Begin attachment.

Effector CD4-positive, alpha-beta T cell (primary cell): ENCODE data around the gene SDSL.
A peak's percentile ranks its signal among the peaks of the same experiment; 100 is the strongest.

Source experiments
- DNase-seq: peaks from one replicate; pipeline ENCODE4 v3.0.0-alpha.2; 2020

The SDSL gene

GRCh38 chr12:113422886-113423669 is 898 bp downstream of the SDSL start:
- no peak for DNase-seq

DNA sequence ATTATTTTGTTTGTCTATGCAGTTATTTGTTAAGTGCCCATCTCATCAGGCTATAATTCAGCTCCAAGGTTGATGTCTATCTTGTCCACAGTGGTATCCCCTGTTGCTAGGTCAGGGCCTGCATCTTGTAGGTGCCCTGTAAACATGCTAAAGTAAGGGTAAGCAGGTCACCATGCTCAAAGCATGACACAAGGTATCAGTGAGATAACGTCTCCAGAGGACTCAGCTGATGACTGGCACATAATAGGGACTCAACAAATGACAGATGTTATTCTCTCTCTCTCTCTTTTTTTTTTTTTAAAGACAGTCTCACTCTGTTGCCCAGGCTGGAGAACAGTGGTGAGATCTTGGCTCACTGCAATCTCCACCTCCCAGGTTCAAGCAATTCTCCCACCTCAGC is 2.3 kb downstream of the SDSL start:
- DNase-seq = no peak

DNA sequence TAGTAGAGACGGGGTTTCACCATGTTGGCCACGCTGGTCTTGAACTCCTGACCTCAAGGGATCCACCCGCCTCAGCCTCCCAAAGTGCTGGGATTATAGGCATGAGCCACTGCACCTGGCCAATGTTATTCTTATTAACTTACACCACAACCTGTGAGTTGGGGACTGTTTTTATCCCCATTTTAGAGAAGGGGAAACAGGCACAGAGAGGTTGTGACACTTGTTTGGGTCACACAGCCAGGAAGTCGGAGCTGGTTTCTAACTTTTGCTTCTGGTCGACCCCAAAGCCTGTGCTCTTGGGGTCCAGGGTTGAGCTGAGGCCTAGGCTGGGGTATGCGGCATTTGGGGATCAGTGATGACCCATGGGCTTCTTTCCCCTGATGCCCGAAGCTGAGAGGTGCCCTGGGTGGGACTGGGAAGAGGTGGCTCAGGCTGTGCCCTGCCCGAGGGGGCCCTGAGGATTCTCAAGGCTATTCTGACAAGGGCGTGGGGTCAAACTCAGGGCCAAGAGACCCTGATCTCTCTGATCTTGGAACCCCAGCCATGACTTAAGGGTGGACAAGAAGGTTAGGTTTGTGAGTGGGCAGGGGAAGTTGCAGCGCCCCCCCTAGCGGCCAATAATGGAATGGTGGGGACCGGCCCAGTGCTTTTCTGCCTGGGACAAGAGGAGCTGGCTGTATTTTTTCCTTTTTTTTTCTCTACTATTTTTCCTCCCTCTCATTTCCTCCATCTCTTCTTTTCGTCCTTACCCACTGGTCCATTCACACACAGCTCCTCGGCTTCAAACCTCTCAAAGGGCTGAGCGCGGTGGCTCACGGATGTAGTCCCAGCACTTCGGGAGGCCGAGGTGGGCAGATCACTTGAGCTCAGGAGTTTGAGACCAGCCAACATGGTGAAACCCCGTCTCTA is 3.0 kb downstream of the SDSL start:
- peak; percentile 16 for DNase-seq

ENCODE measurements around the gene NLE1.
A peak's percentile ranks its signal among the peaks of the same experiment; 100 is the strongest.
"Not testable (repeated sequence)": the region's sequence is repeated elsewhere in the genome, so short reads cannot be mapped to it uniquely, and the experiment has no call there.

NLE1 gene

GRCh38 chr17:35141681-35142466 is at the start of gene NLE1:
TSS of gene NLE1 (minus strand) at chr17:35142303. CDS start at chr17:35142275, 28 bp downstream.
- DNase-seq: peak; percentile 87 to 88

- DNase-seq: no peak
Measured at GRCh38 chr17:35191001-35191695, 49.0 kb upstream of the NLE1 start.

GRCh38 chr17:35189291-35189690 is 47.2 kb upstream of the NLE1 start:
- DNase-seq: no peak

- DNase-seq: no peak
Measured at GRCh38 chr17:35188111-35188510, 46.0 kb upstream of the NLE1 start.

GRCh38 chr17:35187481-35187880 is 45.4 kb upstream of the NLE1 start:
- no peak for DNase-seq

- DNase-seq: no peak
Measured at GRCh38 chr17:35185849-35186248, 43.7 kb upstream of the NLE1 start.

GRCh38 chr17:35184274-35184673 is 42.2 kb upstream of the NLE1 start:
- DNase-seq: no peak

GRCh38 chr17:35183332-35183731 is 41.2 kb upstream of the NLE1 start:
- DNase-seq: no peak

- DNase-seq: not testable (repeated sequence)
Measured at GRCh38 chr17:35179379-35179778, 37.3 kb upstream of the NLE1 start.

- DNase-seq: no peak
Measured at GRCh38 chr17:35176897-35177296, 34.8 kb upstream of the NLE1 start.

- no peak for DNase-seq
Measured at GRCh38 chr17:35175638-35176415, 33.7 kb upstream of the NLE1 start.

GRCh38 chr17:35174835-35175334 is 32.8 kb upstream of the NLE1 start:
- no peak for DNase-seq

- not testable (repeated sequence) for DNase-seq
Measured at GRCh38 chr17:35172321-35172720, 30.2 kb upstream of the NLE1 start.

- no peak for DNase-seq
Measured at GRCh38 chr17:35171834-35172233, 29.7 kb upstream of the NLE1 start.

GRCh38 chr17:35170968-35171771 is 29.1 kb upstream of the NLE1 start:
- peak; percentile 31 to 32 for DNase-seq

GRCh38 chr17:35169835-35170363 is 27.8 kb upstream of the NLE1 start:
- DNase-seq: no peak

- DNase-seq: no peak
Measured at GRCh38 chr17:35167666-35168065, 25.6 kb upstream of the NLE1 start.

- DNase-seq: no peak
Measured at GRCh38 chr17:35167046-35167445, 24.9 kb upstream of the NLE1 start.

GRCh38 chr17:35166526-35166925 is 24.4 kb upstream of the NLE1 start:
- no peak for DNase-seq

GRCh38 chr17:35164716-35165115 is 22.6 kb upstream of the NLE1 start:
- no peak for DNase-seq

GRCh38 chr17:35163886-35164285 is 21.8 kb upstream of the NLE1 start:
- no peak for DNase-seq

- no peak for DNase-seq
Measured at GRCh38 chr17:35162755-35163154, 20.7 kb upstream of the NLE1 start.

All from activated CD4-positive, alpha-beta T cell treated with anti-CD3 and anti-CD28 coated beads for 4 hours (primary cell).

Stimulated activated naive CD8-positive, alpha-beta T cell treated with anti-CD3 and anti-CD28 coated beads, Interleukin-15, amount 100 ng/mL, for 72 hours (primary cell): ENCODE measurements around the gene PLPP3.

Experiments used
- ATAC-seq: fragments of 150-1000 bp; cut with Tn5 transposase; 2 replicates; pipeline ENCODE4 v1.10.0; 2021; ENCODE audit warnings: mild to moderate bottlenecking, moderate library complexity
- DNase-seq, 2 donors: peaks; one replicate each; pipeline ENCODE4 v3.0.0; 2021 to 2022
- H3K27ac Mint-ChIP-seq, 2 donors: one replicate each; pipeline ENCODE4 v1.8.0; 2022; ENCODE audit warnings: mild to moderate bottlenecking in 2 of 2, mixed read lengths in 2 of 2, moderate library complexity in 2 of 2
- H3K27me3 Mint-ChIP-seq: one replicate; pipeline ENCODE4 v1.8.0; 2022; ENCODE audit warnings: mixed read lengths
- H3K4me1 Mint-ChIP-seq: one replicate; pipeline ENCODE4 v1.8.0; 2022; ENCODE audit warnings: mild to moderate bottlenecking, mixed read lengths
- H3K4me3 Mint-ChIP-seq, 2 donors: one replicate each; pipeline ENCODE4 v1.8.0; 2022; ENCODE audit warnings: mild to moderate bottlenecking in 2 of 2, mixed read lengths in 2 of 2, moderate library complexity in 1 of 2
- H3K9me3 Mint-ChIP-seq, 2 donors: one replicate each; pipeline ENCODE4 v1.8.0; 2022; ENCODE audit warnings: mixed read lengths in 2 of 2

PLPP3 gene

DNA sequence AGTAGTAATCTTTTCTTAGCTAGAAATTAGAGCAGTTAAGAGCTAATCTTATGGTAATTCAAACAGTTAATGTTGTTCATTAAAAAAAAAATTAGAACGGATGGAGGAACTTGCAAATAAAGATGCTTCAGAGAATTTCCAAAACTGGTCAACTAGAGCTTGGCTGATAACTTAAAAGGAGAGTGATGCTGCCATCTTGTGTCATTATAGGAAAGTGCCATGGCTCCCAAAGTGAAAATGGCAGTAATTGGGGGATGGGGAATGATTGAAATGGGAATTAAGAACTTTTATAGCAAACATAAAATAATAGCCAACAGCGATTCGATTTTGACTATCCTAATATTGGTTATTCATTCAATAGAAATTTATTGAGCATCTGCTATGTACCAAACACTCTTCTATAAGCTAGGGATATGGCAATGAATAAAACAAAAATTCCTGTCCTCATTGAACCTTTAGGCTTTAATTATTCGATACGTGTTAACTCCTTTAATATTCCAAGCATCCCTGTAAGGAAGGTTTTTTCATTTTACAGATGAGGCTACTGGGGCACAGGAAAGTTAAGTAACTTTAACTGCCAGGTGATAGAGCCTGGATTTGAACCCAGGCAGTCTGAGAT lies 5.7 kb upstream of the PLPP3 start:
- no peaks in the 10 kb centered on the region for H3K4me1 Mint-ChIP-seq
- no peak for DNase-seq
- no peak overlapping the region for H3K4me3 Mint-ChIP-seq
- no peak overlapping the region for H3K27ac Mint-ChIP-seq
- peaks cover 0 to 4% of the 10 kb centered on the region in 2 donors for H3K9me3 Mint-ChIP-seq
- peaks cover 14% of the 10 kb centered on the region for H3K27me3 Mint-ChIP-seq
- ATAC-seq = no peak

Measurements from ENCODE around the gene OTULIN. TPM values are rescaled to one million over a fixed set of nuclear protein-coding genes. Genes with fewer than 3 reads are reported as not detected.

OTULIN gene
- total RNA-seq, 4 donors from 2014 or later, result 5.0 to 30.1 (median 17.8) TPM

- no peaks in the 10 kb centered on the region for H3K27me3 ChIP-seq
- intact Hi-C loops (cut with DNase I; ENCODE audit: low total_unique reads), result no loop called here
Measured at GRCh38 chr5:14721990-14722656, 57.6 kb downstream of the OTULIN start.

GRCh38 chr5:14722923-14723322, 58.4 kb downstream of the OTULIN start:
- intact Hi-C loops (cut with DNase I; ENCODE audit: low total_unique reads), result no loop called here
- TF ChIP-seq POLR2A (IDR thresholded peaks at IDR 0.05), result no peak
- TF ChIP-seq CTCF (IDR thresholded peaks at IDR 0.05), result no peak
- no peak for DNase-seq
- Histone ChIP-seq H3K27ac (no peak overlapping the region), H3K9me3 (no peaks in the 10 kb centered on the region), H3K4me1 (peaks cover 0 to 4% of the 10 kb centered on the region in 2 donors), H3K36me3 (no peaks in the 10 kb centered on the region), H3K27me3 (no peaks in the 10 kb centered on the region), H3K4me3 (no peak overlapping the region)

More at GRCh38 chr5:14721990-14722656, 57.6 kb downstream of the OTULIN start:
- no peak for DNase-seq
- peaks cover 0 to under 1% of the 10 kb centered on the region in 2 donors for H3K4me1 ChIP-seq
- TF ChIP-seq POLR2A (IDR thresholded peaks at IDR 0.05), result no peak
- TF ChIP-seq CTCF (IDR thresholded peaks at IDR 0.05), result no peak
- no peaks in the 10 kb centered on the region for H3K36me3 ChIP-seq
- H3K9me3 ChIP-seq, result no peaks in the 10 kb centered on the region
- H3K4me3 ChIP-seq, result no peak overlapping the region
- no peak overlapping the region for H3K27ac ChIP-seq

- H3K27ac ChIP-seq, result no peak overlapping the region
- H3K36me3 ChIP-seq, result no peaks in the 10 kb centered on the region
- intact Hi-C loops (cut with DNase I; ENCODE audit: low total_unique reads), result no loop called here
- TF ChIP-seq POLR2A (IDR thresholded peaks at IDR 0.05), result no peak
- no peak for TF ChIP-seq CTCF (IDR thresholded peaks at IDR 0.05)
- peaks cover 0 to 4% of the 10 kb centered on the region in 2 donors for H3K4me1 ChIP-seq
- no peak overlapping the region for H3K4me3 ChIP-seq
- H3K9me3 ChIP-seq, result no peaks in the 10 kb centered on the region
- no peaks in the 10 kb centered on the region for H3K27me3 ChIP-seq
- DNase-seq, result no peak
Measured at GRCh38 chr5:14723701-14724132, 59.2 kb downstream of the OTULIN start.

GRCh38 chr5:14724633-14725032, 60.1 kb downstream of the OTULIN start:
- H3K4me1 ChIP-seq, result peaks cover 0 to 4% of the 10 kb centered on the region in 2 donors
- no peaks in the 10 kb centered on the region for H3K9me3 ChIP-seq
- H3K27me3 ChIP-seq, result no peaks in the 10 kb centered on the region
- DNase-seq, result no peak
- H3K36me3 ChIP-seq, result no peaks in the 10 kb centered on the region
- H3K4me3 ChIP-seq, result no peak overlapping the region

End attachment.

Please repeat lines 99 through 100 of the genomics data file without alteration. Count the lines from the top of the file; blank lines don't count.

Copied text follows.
- H3K4me3 ChIP-seq, result no peak overlapping the region
- no peak overlapping the region for H3K27ac ChIP-seq